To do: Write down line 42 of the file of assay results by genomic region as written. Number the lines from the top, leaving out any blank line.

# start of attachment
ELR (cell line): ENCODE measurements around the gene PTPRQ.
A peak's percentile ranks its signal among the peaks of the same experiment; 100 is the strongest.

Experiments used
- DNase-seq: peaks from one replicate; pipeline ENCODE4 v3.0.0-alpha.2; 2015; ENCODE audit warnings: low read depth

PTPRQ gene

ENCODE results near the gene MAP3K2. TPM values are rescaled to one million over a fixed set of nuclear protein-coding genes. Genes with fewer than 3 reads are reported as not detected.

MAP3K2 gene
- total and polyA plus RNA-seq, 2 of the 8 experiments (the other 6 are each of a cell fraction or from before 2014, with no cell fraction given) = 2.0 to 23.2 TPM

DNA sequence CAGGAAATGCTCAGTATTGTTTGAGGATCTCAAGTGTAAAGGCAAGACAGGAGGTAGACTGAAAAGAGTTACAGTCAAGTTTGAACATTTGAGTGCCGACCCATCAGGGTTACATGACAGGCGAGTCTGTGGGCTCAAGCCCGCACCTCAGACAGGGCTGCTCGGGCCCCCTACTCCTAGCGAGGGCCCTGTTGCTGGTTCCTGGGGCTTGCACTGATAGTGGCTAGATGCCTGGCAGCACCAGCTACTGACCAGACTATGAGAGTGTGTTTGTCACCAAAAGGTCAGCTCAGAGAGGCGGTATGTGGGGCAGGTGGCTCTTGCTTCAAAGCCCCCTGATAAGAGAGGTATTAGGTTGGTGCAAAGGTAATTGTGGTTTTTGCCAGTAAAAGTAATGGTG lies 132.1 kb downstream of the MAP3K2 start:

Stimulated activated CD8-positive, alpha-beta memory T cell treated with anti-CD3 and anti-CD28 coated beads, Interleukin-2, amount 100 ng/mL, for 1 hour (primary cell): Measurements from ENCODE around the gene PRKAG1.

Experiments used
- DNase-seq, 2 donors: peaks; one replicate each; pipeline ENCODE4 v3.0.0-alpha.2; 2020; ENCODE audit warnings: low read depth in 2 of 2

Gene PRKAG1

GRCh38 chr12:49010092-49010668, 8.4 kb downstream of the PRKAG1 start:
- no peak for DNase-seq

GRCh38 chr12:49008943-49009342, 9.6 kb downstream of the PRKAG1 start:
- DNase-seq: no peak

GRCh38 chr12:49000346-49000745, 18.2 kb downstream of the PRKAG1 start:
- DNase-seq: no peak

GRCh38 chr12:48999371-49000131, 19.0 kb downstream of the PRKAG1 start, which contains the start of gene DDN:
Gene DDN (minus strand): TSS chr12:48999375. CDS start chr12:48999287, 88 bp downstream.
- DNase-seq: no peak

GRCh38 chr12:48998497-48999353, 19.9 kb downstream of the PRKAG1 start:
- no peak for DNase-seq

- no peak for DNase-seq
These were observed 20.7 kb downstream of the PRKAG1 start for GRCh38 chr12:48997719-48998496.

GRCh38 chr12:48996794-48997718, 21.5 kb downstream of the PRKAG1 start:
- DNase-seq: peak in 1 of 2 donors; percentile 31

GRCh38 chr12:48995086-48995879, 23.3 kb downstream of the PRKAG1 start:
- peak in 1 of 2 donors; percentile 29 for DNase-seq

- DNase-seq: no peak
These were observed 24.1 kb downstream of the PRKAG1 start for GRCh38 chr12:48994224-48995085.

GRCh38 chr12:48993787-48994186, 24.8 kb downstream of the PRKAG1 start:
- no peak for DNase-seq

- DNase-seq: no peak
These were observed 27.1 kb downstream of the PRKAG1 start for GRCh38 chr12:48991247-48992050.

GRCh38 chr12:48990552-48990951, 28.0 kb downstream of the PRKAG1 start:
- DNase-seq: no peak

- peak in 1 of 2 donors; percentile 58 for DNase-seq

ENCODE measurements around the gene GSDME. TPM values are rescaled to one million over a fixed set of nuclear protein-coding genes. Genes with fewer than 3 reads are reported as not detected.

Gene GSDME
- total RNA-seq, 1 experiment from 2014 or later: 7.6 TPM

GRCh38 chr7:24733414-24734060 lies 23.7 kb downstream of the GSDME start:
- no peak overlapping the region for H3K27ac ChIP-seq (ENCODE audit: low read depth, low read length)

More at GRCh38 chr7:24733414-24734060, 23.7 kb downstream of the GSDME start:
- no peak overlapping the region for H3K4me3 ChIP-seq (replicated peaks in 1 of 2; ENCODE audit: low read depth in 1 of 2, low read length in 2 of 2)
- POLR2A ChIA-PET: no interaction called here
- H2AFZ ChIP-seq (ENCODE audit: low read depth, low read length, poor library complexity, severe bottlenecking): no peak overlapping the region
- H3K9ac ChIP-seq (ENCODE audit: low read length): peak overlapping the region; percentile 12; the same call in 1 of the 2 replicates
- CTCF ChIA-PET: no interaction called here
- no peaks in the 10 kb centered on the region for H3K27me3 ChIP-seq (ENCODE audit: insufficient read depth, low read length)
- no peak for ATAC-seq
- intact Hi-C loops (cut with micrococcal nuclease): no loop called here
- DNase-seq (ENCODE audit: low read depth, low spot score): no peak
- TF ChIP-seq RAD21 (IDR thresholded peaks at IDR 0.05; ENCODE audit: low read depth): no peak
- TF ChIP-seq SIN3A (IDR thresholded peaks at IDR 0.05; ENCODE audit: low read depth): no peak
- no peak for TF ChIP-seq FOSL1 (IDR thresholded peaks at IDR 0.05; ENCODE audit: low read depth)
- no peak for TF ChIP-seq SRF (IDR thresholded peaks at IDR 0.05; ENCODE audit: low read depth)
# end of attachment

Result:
- total RNA-seq, 1 experiment from 2014 or later: 7.6 TPM